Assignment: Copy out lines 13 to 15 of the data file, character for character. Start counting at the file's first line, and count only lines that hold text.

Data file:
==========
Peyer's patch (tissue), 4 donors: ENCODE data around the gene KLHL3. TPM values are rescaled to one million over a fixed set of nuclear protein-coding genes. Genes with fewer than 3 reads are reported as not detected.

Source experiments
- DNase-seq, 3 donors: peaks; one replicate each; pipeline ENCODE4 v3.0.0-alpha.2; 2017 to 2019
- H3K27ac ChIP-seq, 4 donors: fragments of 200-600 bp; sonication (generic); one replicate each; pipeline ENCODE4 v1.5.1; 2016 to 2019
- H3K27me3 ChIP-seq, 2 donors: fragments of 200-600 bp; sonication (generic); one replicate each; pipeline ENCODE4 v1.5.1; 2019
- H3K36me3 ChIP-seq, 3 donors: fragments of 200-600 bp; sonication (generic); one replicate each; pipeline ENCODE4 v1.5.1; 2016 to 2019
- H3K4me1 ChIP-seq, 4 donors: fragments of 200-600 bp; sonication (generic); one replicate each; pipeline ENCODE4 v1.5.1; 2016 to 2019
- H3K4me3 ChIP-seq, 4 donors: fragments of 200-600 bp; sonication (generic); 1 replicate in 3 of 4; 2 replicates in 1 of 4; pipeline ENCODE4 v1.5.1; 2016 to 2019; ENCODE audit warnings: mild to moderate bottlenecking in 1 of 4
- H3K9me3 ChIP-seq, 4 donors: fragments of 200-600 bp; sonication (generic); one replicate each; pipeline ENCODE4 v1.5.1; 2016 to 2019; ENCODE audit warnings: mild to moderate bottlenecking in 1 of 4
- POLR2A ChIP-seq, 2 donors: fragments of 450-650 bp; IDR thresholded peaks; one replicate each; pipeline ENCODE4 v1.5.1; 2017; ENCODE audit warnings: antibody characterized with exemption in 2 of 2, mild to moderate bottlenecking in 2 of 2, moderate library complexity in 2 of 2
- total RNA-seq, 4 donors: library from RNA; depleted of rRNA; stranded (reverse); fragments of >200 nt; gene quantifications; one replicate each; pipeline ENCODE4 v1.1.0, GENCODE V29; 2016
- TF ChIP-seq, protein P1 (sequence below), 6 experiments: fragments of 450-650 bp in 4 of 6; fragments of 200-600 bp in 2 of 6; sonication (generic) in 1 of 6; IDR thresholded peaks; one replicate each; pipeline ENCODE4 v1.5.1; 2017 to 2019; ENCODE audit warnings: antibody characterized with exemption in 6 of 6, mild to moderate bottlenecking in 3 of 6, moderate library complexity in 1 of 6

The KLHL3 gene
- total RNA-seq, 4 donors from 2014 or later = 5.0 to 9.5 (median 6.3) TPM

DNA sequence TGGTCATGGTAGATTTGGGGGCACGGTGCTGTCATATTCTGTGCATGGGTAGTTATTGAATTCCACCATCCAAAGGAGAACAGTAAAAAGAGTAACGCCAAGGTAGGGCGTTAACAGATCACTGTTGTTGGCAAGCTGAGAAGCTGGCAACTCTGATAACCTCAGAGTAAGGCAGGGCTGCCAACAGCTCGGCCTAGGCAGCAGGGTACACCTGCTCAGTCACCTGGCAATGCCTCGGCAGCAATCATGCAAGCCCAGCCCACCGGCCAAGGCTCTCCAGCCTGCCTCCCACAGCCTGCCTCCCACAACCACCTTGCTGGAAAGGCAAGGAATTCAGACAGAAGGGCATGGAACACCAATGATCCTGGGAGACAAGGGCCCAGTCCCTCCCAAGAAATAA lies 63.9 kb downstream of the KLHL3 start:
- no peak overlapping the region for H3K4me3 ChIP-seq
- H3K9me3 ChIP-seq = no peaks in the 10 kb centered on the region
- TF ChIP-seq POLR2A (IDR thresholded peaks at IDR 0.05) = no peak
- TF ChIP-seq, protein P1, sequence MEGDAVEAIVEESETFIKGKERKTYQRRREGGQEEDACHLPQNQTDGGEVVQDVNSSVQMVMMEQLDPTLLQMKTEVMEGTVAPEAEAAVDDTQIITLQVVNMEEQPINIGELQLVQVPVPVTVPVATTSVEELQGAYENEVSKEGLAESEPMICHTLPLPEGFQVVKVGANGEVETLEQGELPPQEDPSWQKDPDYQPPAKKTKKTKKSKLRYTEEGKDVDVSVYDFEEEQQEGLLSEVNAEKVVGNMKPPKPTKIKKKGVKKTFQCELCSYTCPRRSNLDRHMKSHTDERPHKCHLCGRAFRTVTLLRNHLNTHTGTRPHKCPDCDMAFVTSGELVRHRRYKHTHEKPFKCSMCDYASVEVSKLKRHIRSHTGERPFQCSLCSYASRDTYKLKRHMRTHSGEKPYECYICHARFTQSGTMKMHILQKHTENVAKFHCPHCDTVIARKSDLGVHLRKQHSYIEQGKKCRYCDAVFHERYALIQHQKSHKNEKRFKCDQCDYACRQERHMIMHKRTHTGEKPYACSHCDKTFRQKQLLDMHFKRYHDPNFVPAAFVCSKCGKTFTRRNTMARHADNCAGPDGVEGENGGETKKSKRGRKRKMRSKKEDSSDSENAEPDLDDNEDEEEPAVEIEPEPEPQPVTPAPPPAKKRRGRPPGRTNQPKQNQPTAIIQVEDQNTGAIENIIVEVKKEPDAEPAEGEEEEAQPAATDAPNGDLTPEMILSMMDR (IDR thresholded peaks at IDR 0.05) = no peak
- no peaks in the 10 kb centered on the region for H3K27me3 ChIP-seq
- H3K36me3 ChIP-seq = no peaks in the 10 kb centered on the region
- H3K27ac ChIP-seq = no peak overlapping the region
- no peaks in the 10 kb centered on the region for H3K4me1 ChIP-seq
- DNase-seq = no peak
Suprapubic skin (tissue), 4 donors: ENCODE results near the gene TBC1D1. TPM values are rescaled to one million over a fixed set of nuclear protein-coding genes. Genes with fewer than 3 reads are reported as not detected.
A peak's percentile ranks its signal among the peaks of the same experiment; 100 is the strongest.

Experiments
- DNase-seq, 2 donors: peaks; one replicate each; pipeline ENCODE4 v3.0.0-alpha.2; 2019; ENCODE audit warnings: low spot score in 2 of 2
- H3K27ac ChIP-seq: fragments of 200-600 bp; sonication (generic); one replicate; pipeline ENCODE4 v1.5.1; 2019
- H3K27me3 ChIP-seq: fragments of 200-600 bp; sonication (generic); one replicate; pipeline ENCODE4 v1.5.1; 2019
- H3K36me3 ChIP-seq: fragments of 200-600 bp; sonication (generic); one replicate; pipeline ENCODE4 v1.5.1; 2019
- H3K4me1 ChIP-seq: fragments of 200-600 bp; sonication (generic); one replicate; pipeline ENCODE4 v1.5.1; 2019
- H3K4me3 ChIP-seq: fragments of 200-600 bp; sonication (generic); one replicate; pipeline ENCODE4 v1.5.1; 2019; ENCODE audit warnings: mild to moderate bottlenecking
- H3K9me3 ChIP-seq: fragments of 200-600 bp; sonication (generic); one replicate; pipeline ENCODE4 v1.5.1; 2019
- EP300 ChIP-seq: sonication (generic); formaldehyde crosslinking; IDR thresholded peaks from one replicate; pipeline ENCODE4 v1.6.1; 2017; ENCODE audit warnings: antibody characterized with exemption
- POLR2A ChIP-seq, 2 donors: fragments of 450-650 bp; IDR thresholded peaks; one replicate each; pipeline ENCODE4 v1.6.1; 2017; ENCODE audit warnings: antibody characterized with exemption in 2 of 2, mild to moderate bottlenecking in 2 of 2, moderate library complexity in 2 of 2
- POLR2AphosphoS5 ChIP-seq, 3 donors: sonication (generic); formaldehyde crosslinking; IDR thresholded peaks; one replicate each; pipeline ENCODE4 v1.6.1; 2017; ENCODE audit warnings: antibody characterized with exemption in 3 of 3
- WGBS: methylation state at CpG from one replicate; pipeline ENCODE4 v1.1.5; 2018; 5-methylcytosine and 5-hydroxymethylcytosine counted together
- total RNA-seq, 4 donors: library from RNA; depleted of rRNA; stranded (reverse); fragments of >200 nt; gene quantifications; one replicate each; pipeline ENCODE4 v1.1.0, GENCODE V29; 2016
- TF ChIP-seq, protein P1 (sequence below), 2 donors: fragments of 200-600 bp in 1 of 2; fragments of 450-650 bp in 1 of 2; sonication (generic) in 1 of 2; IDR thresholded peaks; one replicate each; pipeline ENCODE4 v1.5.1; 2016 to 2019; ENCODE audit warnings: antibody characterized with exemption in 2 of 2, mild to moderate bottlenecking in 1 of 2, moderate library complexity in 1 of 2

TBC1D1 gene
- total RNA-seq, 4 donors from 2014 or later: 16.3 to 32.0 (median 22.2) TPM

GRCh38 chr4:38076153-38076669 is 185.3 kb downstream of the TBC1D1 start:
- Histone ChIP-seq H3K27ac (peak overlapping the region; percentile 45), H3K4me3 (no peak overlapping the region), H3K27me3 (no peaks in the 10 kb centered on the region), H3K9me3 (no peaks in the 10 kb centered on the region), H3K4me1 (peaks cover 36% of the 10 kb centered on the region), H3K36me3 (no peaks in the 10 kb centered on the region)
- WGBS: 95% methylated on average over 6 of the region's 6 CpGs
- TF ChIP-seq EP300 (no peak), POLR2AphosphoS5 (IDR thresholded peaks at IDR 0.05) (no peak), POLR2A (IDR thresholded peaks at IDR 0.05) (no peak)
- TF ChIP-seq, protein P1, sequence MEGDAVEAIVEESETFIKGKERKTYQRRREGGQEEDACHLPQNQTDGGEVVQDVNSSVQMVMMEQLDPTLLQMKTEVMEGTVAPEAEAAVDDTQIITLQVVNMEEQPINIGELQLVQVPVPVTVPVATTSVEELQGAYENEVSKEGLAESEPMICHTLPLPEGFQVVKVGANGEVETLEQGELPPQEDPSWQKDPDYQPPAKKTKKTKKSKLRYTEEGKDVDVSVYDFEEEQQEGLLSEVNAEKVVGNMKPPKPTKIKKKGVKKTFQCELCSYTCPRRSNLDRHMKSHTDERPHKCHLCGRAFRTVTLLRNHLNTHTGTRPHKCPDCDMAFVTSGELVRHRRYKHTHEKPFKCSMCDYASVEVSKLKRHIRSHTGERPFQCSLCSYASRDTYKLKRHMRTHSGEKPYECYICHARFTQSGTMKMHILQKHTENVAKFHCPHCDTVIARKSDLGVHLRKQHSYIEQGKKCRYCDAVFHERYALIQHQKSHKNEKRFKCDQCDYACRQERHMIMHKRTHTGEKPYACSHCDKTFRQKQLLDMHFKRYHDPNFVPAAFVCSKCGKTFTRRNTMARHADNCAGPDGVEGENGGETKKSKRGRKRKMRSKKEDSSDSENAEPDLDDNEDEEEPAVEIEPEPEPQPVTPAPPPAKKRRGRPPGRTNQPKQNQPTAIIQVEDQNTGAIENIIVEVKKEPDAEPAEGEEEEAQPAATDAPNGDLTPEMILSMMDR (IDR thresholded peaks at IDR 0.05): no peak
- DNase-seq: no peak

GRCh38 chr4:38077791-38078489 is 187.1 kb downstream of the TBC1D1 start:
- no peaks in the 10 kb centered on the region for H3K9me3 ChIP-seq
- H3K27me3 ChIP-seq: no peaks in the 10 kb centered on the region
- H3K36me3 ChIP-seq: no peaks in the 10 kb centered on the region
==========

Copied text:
The KLHL3 gene
- total RNA-seq, 4 donors from 2014 or later = 5.0 to 9.5 (median 6.3) TPM

DNA sequence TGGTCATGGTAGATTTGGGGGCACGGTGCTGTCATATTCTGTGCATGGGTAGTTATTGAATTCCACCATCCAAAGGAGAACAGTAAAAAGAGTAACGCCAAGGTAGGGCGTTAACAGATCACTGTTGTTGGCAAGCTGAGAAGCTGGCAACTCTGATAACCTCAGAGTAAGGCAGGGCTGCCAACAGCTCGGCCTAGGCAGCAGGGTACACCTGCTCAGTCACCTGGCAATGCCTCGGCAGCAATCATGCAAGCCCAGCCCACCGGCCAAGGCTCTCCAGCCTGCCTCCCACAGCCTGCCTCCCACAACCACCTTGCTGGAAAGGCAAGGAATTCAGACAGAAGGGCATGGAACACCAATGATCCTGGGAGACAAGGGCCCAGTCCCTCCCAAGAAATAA lies 63.9 kb downstream of the KLHL3 start: